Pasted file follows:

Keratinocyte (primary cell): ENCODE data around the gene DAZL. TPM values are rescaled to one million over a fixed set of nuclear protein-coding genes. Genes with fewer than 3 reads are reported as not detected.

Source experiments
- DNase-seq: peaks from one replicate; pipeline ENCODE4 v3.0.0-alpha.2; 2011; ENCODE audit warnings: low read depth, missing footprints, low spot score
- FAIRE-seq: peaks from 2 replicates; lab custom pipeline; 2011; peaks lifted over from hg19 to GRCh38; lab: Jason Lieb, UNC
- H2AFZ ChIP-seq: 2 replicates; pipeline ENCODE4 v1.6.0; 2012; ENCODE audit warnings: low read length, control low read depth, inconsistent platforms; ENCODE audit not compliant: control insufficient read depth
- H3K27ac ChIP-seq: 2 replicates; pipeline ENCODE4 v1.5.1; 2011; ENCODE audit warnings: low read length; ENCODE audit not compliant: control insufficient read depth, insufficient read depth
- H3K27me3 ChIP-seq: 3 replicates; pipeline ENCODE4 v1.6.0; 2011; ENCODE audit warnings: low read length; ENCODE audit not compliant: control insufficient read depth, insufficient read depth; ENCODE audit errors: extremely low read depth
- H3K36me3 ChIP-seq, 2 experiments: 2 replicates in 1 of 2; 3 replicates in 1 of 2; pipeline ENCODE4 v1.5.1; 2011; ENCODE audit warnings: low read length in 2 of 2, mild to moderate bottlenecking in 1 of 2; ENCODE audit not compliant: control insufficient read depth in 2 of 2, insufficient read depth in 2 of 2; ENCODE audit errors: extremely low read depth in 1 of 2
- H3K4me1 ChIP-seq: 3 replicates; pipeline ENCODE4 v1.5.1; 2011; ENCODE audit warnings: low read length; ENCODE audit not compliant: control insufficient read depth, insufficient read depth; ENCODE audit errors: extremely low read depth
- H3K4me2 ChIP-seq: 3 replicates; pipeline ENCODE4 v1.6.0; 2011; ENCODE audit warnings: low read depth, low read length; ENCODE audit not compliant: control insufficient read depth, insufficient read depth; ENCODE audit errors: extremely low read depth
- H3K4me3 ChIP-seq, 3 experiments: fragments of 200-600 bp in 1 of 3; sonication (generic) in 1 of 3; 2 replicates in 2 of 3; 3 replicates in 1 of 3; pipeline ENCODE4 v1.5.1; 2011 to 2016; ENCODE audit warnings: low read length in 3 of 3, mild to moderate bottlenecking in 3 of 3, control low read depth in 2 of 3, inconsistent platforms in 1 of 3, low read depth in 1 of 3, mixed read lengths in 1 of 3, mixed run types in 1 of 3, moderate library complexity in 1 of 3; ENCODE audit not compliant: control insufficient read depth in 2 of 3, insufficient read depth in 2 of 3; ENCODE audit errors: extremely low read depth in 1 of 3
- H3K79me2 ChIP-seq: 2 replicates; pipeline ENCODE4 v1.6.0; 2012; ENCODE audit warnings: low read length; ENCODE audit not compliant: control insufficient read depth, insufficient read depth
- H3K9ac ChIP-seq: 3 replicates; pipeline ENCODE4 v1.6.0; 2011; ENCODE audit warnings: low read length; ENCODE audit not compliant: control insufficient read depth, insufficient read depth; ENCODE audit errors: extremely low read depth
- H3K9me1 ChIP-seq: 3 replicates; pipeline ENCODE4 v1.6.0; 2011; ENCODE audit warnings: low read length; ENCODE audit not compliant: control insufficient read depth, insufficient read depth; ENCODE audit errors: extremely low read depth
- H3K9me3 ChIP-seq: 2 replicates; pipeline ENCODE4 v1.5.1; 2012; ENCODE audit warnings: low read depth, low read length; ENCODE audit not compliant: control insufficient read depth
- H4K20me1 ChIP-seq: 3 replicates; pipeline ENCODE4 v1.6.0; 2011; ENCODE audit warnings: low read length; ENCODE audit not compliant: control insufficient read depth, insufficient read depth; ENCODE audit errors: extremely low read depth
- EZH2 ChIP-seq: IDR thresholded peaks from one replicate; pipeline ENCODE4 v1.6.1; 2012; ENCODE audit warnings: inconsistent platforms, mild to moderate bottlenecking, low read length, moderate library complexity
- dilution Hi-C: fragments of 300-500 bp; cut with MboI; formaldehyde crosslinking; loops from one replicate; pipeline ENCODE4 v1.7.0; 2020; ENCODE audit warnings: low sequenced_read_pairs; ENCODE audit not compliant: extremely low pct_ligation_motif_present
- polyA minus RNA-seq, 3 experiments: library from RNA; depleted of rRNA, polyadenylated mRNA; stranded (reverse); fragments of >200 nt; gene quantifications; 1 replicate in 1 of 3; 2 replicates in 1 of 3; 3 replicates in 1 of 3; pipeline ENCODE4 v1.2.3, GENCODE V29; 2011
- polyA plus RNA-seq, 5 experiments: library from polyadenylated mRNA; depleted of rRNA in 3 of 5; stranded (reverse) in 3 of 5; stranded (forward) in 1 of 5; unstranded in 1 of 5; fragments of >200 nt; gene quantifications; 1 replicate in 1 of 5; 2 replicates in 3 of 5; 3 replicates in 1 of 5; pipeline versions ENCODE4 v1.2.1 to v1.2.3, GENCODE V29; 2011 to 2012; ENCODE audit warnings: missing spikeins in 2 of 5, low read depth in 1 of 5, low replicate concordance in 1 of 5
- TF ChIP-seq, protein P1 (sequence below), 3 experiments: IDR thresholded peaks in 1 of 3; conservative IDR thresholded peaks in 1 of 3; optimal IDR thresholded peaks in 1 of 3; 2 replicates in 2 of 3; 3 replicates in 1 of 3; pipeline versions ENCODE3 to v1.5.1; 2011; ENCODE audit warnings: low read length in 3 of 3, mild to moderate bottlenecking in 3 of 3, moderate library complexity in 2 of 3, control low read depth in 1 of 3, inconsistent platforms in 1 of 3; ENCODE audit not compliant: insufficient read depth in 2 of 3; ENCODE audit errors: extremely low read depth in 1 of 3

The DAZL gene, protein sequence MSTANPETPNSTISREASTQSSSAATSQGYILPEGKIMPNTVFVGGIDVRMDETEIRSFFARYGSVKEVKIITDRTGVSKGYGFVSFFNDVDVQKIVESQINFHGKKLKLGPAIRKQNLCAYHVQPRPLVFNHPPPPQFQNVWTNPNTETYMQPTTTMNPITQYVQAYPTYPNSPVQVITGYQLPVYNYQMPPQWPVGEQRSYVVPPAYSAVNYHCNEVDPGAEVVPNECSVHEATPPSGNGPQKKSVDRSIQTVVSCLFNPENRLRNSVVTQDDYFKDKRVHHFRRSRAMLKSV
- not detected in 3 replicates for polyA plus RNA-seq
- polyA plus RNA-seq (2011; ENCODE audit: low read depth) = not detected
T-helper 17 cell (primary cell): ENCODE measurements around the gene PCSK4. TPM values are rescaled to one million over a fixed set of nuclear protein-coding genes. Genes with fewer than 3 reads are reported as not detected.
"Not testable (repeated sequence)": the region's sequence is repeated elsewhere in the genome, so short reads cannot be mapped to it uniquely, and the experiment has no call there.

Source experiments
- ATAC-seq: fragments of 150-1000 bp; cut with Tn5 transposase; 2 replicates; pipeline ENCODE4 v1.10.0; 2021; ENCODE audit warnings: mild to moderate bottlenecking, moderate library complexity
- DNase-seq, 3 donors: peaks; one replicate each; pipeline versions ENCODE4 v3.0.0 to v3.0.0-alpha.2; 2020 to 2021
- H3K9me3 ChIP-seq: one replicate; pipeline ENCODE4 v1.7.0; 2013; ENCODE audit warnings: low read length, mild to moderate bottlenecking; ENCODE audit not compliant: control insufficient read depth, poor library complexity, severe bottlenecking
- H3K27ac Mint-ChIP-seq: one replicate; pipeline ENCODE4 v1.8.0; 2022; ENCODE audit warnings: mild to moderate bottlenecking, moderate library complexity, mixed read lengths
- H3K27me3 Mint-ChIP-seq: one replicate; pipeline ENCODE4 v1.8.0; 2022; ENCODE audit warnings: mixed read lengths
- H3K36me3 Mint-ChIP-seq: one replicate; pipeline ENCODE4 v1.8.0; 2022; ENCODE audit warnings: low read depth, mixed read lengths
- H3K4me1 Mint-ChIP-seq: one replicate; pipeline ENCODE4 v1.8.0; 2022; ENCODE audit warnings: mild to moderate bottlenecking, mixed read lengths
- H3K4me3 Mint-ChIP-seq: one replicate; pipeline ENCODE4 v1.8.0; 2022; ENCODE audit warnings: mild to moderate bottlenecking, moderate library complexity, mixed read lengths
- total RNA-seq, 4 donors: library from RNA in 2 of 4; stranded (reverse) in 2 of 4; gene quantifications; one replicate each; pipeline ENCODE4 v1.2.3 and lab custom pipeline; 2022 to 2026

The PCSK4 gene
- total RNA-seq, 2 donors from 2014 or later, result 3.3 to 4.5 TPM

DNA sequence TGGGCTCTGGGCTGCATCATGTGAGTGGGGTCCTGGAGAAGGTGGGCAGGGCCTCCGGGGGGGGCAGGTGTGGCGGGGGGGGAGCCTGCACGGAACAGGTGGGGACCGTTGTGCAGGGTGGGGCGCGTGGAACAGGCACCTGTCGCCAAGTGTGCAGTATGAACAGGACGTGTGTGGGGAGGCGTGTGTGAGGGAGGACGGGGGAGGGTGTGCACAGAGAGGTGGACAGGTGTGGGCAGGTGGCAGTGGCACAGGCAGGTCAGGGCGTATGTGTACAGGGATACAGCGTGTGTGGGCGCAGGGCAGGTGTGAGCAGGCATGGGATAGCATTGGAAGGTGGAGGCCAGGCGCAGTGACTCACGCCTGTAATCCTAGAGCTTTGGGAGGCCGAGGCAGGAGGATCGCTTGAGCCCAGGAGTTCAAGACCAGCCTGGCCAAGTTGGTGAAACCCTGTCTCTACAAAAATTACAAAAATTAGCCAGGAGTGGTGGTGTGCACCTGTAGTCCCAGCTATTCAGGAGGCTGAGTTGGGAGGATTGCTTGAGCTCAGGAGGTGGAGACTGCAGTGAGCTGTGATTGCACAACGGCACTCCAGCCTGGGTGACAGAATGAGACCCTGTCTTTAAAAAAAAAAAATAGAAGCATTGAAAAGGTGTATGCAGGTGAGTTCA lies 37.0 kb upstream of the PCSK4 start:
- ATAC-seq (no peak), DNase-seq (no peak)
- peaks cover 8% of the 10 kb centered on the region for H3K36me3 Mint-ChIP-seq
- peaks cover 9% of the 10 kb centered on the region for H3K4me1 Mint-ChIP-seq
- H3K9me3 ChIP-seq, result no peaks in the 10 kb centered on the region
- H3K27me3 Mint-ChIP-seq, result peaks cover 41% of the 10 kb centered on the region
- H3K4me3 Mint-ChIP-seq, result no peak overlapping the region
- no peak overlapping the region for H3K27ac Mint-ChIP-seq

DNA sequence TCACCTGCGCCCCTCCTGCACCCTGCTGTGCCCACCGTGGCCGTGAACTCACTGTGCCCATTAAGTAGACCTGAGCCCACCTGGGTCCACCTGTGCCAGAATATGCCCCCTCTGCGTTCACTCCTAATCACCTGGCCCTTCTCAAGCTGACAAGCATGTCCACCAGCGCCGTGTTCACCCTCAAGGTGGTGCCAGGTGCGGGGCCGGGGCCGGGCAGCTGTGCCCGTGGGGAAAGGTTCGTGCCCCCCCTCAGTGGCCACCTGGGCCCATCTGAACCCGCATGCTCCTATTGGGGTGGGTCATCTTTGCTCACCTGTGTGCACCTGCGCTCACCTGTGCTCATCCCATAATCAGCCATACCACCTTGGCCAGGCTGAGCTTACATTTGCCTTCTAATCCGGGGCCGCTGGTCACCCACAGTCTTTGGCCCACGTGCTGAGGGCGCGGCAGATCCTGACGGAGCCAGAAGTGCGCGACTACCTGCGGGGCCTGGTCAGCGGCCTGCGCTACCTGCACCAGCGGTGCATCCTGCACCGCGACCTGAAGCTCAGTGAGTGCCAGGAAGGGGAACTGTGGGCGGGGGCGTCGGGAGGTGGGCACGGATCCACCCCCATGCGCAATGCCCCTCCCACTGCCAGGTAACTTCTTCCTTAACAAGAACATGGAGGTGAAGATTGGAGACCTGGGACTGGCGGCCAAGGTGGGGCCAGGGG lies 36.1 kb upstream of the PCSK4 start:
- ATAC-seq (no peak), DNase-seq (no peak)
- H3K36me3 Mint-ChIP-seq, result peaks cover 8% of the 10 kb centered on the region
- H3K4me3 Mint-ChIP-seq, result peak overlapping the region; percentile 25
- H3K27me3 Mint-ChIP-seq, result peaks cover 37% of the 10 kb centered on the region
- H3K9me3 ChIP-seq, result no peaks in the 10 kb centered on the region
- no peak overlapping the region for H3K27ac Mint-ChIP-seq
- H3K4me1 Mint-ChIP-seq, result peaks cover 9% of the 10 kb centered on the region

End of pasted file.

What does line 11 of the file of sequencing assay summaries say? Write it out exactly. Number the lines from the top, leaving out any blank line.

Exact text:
- H3K4me3 ChIP-seq, 3 experiments: fragments of 200-600 bp in 1 of 3; sonication (generic) in 1 of 3; 2 replicates in 2 of 3; 3 replicates in 1 of 3; pipeline ENCODE4 v1.5.1; 2011 to 2016; ENCODE audit warnings: low read length in 3 of 3, mild to moderate bottlenecking in 3 of 3, control low read depth in 2 of 3, inconsistent platforms in 1 of 3, low read depth in 1 of 3, mixed read lengths in 1 of 3, mixed run types in 1 of 3, moderate library complexity in 1 of 3; ENCODE audit not compliant: control insufficient read depth in 2 of 3, insufficient read depth in 2 of 3; ENCODE audit errors: extremely low read depth in 1 of 3